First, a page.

Judy’s short story about our first meeting with God’s surprising twist:
A Change of Heart*
Two hundred eyes watched the dark oak swinging doors soon to open. “Here Comes the Bride” was surely the next number in the humble piano’s prenuptial medley in this little country church in America’s heartland of rural Illinois.
Pestering the eager expectancy, like the summer fly that whizzed from pew to pew, was a latecomer. Definitely not the bride. Trying to look inconspicuous, in hustled, the preacher’s daughter. Aided by metal-stilt braces, to give height to her midget-size stature, the seven year old stood tall, sort of. But the entire church knew the unhideable truth. Under the pink dotted swiss dress were malformed legs and feet with five toes instead of ten and inside the white cotton gloves were eight fingers.
“She was born that way,” is what they said.
Yet, as always, JudyAnn’s confident countenance, belying her buck teeth, begot a sanctuary full of honest-to-God smiles. Bittersweet smiles. Twas the freckled-faced boy with aquamarine eyes who, with the voice of silence, thought the truth that no one dared to utter: “Pity the man who marries her.”
“God Bless the Bride. God Bless the Groom,” chimed the bell from high up in the white clapboard belfry that joyfilled day in June, 1952.
Many a bride came and many a bride went through that vintage oak frame doorway during the lifetime of the little white country church. But the bells pealed their loudest and proudest in June, 1968, as folks from as far east as New York and as far west as California gathered to witness the wedding of the preacher’s daughter.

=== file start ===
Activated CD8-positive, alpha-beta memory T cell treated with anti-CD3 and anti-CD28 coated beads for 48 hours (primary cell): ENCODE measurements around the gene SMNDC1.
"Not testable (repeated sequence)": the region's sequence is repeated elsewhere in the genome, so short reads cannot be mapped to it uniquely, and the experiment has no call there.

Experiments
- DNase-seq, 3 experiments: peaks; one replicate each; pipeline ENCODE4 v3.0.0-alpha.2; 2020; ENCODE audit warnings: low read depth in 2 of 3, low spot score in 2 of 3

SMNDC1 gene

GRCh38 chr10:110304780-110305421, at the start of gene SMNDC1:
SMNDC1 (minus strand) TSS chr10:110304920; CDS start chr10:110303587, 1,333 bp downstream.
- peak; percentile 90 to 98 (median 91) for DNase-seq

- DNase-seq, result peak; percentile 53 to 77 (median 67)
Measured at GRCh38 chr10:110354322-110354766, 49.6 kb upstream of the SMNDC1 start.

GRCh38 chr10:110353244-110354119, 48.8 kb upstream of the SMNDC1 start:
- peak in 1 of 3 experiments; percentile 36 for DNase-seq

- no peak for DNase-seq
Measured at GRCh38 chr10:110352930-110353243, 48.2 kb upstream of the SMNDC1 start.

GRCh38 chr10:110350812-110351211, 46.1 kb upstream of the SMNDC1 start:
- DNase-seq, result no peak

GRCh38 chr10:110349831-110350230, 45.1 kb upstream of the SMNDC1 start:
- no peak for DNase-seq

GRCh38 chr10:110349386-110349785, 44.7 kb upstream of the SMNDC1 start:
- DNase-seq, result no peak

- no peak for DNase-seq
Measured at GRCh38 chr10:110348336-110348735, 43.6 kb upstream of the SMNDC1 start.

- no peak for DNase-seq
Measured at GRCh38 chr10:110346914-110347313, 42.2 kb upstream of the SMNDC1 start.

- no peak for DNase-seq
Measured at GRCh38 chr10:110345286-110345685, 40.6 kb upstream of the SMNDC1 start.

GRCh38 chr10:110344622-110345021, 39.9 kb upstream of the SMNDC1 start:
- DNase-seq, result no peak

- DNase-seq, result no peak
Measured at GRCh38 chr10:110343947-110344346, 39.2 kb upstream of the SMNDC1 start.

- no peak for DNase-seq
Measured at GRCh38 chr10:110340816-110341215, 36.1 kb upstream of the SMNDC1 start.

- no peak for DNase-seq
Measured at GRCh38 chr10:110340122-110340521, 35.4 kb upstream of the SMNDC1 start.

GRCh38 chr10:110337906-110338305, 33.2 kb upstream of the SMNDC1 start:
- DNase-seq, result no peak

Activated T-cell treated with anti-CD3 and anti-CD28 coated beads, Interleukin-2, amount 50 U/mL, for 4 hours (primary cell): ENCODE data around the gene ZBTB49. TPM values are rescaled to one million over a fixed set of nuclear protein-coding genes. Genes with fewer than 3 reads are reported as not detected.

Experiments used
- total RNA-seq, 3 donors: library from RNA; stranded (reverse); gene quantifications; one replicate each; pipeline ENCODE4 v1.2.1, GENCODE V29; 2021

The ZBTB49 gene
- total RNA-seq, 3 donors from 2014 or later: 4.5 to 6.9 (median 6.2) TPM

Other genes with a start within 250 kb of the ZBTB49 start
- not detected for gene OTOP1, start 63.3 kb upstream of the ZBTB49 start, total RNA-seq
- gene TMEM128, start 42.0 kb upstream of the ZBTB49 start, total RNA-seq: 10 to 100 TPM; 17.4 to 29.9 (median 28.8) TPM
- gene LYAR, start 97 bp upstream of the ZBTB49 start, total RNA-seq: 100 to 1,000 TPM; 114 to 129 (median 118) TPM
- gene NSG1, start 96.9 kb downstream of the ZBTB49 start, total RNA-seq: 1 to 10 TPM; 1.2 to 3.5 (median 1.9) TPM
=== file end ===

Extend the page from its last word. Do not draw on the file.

Standing tall in her “they look so real” artificial limbs, she resembled a princess bride in her white dotted swiss gown with its six- foot-long train. Radiating from behind the European lace veil was her perfect smile. Teardrops of wonder dampened cheeks, and souls clapped their hands as two hundred eyes followed the bride, step by step, down the starched ivory wedding carpet. With one pearl-sequined glove secure on her preacher-father’s strong arm, Judy Ann leaned her other hand on her daisy-decked cane. Arm in arm, father and daughter threw invisible kisses to a thankful mother in the front pew.
As the “Wedding March” ended, two hundred eyes contemplated the venerable groom, now a grown lad whose freckles were no more. But his aquamarine eyes were riveted on his bride and his heart, with a change of tune, subvocally sang this new song: “There are many fine women in this world but you,my love, are the best of all.”
*A slightly modified version of Judy’s story was recently published in the book A Cup of Comfort for Weddings – Something Old, Something New under the title “The Best of All”. See other books in the “Cup of Comfort” Series